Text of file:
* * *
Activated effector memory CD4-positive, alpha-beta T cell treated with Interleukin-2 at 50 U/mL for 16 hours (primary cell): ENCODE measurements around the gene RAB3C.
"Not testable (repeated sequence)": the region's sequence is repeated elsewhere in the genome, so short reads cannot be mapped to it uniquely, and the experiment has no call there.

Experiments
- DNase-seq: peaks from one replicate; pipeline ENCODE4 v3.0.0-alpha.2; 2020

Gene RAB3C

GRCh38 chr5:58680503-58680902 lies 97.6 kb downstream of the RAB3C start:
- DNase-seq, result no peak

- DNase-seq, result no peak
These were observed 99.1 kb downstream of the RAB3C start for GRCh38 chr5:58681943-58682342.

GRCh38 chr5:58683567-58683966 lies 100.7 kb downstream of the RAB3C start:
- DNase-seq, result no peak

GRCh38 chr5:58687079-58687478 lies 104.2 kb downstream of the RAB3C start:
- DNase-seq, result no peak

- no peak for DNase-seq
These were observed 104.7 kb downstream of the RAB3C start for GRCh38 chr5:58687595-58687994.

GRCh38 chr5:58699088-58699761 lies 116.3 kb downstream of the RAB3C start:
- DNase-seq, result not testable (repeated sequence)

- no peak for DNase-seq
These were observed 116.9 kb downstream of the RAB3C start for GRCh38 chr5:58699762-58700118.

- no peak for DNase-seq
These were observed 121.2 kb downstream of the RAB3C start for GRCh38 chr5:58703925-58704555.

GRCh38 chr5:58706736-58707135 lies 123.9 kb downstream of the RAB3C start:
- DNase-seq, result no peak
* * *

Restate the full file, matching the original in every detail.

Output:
Activated effector memory CD4-positive, alpha-beta T cell treated with Interleukin-2 at 50 U/mL for 16 hours (primary cell): ENCODE measurements around the gene RAB3C.
"Not testable (repeated sequence)": the region's sequence is repeated elsewhere in the genome, so short reads cannot be mapped to it uniquely, and the experiment has no call there.

Experiments
- DNase-seq: peaks from one replicate; pipeline ENCODE4 v3.0.0-alpha.2; 2020

Gene RAB3C

GRCh38 chr5:58680503-58680902 lies 97.6 kb downstream of the RAB3C start:
- DNase-seq, result no peak

- DNase-seq, result no peak
These were observed 99.1 kb downstream of the RAB3C start for GRCh38 chr5:58681943-58682342.

GRCh38 chr5:58683567-58683966 lies 100.7 kb downstream of the RAB3C start:
- DNase-seq, result no peak

GRCh38 chr5:58687079-58687478 lies 104.2 kb downstream of the RAB3C start:
- DNase-seq, result no peak

- no peak for DNase-seq
These were observed 104.7 kb downstream of the RAB3C start for GRCh38 chr5:58687595-58687994.

GRCh38 chr5:58699088-58699761 lies 116.3 kb downstream of the RAB3C start:
- DNase-seq, result not testable (repeated sequence)

- no peak for DNase-seq
These were observed 116.9 kb downstream of the RAB3C start for GRCh38 chr5:58699762-58700118.

- no peak for DNase-seq
These were observed 121.2 kb downstream of the RAB3C start for GRCh38 chr5:58703925-58704555.

GRCh38 chr5:58706736-58707135 lies 123.9 kb downstream of the RAB3C start:
- DNase-seq, result no peak